Clients want progress on DE&I. And we know that they want more targeted, next level analysis in your more routine communications (alerts, newsletters, webinars, etc.). Deliver the same degree of detail to demonstrate how your combination helps you make progress in the areas clients really care about. Start by answering these questions:
- What is your overall vision and strategic plan for the new firm and how will it enhance client service? In other words, how does one + one = three, five or even more?
- How does the newly combined firm stack up on DE&I metrics, and what action will the combined firm take to make tangible progress towards DE&I goals?
- Will the combination allow your employees to flourish and grow in new ways? How will it enable you to attract new talent and retain the partners and associates you have?
- What are some of the unique ways the combined firm will better serve large, institutional clients or an emerging sector?
- What areas of strength or niche capabilities will each party offer the other’s clients?
- Being transparent with clients and employees alike about your business case will help build excitement and goodwill —invaluable assets during integration.
3 – Get Creative About Culture
In normal times, post-merger integration involved a lot of travel. Leaders from each firm visited office locations to meet as many partners and associates as possible. Meetings, town halls, and cocktail hours provided opportunities for face-to-face networking. These in-person interactions helped create trust and rapport.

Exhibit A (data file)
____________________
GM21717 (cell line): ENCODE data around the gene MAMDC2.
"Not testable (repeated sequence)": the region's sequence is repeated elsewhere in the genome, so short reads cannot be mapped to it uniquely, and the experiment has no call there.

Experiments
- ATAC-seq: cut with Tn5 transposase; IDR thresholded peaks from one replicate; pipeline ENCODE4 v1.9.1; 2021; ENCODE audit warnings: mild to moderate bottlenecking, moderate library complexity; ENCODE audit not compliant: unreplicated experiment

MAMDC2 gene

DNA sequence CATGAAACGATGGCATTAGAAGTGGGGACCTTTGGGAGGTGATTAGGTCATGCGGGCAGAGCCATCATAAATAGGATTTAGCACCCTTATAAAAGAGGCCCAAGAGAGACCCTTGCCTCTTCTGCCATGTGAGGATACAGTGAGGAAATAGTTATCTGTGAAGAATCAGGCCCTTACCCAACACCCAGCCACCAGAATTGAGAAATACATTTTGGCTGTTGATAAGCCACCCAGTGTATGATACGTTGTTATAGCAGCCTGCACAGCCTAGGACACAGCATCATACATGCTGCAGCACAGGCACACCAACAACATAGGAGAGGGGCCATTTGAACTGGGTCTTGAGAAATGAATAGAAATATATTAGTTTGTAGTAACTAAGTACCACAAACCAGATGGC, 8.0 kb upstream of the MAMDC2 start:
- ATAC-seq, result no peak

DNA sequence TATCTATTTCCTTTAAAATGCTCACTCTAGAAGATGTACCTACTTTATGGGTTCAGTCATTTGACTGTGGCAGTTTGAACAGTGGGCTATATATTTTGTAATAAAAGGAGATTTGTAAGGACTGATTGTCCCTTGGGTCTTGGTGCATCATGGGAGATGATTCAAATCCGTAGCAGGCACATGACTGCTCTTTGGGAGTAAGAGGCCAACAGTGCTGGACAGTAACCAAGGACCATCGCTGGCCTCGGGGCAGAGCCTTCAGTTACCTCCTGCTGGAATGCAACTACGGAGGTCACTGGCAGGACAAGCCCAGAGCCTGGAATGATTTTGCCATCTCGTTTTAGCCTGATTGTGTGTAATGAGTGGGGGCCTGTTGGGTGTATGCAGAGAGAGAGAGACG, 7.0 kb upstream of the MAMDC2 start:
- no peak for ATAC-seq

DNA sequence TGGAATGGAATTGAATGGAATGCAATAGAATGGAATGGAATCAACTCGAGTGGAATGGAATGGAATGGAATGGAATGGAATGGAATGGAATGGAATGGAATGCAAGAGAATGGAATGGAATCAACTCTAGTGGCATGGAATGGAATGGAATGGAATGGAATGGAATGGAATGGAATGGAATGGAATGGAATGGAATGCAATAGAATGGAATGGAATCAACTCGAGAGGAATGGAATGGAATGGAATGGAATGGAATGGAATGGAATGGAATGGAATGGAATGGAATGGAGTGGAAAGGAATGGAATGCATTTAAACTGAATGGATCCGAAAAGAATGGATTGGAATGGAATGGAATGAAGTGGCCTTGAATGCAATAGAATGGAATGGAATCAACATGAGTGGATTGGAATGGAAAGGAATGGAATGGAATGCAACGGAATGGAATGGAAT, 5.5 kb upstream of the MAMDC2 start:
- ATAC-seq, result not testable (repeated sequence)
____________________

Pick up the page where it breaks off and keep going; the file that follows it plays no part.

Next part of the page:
The pandemic put those tactics on hold. But one firm got creative and rented an RV to send its leadership team on the road. The team visited each office location and invited employees to connect in safe, socially distanced ways, providing a memorable and shared experience.
Also effective (if less dramatic), a Fortune 20 GC participant in the recent panel spoke about his legal department’s “camera-on” culture and how it provides the perfect opportunity to get to know associates, diverse lawyers and others working on their business.
As you prepare to ink a deal in the second half of 2021 or early 2022, look for out-of-the-box approaches like this to foster relationships between new colleagues and with clients, and forge a culture about which everyone can get excited.
Professional services firms don’t get too many newsworthy, all-eyes-on-you moments. A merger or acquisition is one of the few pivotal events that guarantees all your key stakeholders will be paying attention.
Lean into the communication tactics you developed during the pandemic. Amid ever-shifting circumstances, you learned that it’s impossible to over-communicate. Frequent, smart, transparent communication is key in a crisis — it’s also the cornerstone of effective change management.
And don’t forget that this is your chance to build an exciting new culture around your M&A business case. Through effective external and internal communication, you can inspire your stakeholders and signal that your new direction is strategic, visionary, and purposeful.